Burrowing owls in a den of iniquity

Burrowing owl on wall

I can’t seem to have it both ways.  It’s simply a matter of fact that I have been left with choosing between partially undeveloped land that is on the road to becoming a neighborhood blight and a housing tract that will force the mitigation of a California species of special concern.  And when I say choosing I absolutely have no control over the outcome, but is actually limited to a personal thought on what I would ultimately like to see happen with this property.

Firstly, a few years back just prior to the housing bubble explosion, the land in question was prepped for future housing through the installation of paved roads, sidewalks, street lights, and all the usual things needed to feed a house with water and electricity.  But, before all of the land had been transformed into a functioning neighborhood, the builder ceased development for all the reasons dominating the news over the last year or so.

For me, all was well and good because over time wildlife returned to this partially undeveloped fenced acreage that was now a suitable place to observe local wildlife in action. Coyotes, rabbits, burrowing owls, ground squirrels, hawks, kestrels, and the list goes on, it was actually a beacon in a rather dreary economic mess as it afforded me a personal wildlife refuge in walking distance from my home.And for just about 2 years now my private refuge was secure, that is until the chain link fence was removed due to a transfer in ownership from one developer to another.  The once protected habitat was now open to the public and the burrowing owls that stood watch in the middle of the streets were now dodging cars, off-roading vehicles and curious dogs.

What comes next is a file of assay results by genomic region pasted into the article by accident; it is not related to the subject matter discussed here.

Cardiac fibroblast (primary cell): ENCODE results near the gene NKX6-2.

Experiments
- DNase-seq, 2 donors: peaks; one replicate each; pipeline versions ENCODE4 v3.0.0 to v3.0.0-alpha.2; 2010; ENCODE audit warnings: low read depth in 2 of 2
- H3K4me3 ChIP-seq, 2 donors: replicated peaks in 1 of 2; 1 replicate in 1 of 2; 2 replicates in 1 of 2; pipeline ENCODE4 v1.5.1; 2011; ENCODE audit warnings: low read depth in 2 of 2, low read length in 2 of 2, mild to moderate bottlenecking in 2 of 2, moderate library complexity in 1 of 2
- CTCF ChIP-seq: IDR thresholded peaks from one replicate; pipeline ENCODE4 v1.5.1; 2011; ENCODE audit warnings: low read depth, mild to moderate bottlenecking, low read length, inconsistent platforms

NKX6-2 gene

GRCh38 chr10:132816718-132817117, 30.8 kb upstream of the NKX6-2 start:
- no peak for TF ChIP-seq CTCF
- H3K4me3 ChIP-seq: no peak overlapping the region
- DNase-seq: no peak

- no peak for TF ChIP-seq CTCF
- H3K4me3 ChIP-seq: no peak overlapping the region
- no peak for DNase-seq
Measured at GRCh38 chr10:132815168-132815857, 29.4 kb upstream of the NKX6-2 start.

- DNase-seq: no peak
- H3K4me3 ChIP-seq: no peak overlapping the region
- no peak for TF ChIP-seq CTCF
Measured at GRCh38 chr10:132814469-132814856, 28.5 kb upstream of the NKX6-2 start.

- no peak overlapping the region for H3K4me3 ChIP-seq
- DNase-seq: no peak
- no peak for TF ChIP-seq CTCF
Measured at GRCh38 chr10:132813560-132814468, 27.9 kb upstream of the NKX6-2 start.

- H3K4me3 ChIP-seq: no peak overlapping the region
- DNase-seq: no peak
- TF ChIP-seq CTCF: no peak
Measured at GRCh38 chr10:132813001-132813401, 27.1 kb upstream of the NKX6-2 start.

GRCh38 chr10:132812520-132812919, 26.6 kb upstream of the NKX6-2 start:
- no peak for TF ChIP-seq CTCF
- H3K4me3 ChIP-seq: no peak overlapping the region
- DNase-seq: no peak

As time is moving forward, apparently this paved unmanned land is now attracting all sorts of illicit activities and upsetting a population of at least 5 pairs of nesting burrowing owls. Formerly protected from traffic, many of the burrows are now directly in harm’s way as they are adjacent to the street in a patch of dirt separating the blacktop from the sidewalk.  And yes the situation is ruffling my feathers.

3 Burrowing Owls on a wall

Illegal dumping, graffiti, alcohol, sex, fireworks, street racing, off-roading and all the other usual suspects are infiltrating this area because of its remoteness and protection from prying eyes.  The word is obviously getting out that the partially functioning streetlights provide the perfect opportunity to conduct oneself inappropriately under the shadows of the night in an otherwise new and clean neighborhood.  Not to mention, since the removal of the surrounding fence the wildlife activity has been on a sharp decline, except for the burrowing owls that are in the midst of rearing young.